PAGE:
Times executive editor Bill Keller announced to his staff this afternoon that Phil Corbett will take over as standards editor after Craig Whitney retires at the end of the month. The selection is not a surprise. Mr. Corbett’s most recent job as deputy on the news desk included updating the Style Book and sending out newsroom-wide post-mortems in what was known in a previous iteration as the “greenies.”
Mr. Corbett will become the paper’s third standards editor, a position that was created after Jayson Blair.
Here is the memo:
To the Staff
With Craig Whitney’s retirement at the end of month, the newsroom is losing more than four decades of institutional knowledge. Craig joined The Times as an assistant to Scotty Reston in Washington in 1965, and owns one of the most amazing resumes at the newspaper: correspondent and bureau chief in Saigon, Moscow, Bonn, Paris and London; Foreign Editor; Washington bureau chief and two turns on the Masthead, including his current role as Standards Editor.
So who could possibly replace someone with Craig’s experience and well-honed sense of New York Times values, as the guardian of Times ethics and standards? We think we have found the exact choice in Phil Corbett, who has served as Deputy News Editor since 2000 and shares Craig ‘ s unerring sense of judgment and fairness.
On October 1, Phil will join the Masthead as Associate Managing Editor for Standards, taking over the lion’s share of Craig’s portfolio. In that role, Phil will become the newsroom’s voice for all standards and ethics questions relating to content and news coverage, both in the printed newspaper and on the web. This includes responsibility — along with Greg Brock — for dealing with corrections and editors ‘ notes, as well as questions from the Public Editor. He will also be the teller’s window for vetting conflict of interest and other policy rules outlined in the handbook on Ethical Journalism.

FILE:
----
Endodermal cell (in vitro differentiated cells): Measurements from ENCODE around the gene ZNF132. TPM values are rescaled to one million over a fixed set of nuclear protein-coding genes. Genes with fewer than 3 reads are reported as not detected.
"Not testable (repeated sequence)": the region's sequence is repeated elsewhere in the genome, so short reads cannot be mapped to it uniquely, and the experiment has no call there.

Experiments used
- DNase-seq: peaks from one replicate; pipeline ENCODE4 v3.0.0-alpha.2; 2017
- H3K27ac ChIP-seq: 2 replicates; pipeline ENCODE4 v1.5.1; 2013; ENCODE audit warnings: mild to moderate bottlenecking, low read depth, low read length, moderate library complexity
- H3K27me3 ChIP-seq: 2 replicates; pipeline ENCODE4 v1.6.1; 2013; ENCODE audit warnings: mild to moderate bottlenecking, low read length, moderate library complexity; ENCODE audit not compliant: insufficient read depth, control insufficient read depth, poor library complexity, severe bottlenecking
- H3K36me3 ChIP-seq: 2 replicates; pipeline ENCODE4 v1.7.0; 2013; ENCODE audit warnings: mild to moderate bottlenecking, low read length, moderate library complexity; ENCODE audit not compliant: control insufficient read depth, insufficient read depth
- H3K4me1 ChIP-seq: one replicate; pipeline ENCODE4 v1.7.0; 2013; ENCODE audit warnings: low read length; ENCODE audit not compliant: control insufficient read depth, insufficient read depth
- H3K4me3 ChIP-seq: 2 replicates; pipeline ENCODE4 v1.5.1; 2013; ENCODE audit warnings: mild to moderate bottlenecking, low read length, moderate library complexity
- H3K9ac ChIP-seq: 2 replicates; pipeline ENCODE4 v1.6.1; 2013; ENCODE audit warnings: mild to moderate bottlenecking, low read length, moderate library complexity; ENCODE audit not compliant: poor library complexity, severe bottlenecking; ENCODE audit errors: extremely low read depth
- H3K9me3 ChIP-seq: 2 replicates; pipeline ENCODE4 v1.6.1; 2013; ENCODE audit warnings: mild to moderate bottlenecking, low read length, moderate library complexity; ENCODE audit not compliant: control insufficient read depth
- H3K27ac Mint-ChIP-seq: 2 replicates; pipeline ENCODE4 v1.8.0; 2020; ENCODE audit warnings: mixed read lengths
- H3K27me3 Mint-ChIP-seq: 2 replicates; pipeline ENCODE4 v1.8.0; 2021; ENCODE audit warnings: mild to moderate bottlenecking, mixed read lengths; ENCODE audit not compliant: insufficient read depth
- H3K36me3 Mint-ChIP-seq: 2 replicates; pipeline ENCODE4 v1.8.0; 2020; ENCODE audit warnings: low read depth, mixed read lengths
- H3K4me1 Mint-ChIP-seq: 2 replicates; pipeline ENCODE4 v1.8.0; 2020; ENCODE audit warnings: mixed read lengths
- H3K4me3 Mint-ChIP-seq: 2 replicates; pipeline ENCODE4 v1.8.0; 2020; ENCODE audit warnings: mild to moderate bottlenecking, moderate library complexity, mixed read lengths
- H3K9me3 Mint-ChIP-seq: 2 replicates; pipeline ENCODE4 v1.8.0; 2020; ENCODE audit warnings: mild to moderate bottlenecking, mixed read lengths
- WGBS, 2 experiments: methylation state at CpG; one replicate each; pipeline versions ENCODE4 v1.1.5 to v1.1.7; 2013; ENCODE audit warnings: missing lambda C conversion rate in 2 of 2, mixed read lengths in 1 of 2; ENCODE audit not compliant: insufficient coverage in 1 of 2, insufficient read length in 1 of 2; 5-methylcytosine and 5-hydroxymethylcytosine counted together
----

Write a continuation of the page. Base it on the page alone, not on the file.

As Standards Editor, Phil will report to Deputy Managing Editor Bill Schmidt, who will also acquire a piece of Craig s current job. Already the newsroom ‘ s liaison to several business side departments, Bill will be the point person dealing with the kinds of theological questions that can emerge when the company looks to extend The Times brand by leveraging our journalists and our journalism.
Phil joined The Times in 1990 from the The Providence Journal-Bulletin, working as a copy editor, assistant editor and deputy editor in Metro before joining the News Desk. As deputy on the News Desk, his responsibilities included updating the Style Book and publishing a regular news letter for copy editors, roles he inherited and digitized when Al Siegal retired in 2006. Phil will continue to oversee both.
Like Craig, Phil ‘s mandate is not only to preserve Times standards, but to shape recommendations and enforce reforms if and when he believes the accuracy or the impartiality of our journalism has been imperiled.
In announcing Phil’s promotion, we will also be asking Greg Brock to take on a larger role as Phil’s deputy, as Senior Editor for Standards. In addition to fielding reader inquiries about our journalism, he will continue, in consultation with Phil, to write and edit the daily correction report and, when necessary, editors ‘ notes, as well as to research questions or claims of errors or missteps in our reporting or writing.
Greg has served as a copy editor in Washington, an assistant on the Foreign desk and News editor in Washington before taking over in 2006 as Senior Editor in charge of the newsroom’s dealing with the public.